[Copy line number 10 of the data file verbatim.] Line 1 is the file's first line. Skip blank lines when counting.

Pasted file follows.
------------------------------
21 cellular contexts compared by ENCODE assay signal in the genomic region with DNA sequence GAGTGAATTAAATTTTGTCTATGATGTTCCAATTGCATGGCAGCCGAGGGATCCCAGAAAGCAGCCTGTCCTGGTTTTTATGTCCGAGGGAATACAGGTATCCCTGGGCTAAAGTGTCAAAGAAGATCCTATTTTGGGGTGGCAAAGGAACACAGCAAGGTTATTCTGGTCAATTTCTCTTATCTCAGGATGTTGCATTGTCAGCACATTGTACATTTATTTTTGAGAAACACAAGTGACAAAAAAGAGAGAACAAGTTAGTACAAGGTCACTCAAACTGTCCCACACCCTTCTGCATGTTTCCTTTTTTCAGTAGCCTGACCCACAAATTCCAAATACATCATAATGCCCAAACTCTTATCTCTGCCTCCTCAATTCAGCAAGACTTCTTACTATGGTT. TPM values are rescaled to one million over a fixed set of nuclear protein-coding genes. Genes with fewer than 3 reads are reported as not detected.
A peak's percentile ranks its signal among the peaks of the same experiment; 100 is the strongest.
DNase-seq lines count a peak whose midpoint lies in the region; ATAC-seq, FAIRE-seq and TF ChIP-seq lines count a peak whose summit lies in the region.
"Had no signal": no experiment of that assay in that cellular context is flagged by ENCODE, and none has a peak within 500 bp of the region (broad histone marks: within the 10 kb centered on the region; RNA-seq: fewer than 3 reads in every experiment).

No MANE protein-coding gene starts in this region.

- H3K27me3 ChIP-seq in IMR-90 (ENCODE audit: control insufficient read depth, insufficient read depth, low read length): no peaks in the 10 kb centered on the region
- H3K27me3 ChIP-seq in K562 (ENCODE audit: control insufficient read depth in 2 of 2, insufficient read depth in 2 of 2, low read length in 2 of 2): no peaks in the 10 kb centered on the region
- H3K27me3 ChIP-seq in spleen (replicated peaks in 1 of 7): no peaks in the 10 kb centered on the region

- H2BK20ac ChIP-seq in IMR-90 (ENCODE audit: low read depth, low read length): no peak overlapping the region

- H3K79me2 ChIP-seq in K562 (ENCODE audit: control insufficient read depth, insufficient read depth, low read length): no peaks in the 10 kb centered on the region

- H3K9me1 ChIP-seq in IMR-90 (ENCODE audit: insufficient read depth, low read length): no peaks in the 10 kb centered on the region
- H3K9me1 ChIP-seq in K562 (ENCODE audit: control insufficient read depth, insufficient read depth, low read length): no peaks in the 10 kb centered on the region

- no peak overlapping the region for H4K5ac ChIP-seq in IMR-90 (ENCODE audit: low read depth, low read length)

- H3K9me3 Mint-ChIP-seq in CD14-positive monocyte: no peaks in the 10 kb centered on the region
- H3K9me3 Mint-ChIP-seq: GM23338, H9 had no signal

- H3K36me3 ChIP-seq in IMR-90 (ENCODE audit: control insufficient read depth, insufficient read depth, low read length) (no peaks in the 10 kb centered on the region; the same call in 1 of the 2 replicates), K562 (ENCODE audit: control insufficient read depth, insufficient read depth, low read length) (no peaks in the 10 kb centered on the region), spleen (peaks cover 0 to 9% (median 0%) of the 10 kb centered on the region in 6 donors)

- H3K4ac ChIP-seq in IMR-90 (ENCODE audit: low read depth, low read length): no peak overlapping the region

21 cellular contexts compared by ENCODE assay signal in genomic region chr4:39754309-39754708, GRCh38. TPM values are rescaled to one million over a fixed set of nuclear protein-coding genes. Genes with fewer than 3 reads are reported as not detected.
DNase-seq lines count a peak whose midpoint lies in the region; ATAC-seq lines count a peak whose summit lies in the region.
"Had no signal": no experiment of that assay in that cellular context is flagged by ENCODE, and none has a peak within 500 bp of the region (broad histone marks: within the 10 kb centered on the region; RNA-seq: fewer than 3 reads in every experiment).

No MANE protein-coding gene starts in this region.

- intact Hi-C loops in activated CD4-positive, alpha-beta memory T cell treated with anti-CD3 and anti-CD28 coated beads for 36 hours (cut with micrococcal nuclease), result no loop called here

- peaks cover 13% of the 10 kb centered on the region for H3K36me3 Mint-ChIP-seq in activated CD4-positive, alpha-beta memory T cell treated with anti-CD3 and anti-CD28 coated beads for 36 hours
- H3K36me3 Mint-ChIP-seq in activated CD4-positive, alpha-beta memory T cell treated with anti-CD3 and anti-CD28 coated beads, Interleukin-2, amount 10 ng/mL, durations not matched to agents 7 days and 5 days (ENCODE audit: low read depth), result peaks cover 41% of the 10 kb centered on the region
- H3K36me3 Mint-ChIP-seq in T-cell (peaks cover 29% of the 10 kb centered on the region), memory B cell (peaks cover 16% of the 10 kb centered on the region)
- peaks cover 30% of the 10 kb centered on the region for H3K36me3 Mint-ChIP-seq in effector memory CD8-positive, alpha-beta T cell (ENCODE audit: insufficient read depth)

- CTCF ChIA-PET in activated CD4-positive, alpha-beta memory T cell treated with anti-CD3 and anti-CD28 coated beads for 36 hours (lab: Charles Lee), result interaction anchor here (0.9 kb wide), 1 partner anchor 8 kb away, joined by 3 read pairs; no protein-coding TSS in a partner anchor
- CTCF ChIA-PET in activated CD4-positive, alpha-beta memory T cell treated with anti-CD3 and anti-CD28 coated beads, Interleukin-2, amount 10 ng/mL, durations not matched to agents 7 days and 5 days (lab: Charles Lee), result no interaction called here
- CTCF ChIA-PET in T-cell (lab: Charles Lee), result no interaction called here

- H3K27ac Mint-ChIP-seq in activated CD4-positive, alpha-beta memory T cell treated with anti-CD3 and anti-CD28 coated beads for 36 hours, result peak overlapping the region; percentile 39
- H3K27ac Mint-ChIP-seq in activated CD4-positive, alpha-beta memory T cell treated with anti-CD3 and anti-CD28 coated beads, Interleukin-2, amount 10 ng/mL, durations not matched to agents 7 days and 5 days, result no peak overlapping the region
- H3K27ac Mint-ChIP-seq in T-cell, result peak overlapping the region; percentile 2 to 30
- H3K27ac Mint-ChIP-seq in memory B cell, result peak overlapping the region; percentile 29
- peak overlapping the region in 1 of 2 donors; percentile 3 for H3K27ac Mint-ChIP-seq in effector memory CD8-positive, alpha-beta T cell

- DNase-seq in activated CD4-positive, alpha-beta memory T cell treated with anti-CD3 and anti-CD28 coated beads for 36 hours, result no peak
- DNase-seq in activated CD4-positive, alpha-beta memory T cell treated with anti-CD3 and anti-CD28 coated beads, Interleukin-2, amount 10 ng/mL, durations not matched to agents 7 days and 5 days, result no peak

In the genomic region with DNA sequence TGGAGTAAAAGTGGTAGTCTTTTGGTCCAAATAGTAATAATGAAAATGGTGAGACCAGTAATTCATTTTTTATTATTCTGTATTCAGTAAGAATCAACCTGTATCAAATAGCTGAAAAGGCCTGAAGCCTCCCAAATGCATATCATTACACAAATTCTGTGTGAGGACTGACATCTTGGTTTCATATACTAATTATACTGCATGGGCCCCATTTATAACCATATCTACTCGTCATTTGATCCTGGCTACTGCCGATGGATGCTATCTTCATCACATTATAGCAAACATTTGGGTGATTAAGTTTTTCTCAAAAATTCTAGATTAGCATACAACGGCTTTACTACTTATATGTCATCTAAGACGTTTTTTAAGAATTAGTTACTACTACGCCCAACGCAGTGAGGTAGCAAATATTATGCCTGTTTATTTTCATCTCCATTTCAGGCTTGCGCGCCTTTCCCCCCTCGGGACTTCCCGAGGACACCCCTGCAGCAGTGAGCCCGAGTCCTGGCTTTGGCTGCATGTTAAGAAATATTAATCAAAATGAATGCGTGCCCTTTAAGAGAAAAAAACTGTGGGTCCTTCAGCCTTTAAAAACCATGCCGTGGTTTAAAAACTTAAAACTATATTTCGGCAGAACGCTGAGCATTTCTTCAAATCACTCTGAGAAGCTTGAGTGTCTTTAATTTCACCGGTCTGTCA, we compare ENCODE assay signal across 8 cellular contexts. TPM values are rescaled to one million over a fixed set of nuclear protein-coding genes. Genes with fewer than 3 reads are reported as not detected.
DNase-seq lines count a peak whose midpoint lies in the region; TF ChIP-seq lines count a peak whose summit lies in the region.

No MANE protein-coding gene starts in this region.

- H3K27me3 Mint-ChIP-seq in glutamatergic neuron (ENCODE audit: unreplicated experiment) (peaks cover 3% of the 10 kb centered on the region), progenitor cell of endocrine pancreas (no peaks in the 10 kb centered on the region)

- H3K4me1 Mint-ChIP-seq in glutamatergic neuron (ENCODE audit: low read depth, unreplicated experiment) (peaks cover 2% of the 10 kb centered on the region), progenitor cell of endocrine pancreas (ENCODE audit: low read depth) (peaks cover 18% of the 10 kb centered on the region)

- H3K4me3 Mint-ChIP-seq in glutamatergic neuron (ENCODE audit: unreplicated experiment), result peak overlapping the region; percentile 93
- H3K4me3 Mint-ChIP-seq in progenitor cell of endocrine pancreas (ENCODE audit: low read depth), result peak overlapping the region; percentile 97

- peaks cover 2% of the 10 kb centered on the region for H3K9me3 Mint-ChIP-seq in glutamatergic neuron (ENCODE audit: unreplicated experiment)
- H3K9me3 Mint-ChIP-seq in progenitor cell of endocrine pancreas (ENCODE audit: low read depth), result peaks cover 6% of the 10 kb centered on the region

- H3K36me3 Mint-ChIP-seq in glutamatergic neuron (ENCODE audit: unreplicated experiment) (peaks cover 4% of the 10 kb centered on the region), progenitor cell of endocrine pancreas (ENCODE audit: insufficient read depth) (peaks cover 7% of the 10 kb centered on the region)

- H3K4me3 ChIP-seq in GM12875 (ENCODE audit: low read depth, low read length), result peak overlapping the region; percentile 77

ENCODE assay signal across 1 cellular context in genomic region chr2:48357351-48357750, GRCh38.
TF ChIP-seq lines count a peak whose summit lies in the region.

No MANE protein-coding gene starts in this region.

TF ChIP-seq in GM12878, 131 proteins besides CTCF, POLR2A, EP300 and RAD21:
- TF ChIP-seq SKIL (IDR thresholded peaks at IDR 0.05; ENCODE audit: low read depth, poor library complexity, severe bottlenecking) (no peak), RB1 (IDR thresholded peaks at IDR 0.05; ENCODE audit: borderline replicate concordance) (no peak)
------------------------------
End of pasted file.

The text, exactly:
- H3K79me2 ChIP-seq in K562 (ENCODE audit: control insufficient read depth, insufficient read depth, low read length): no peaks in the 10 kb centered on the region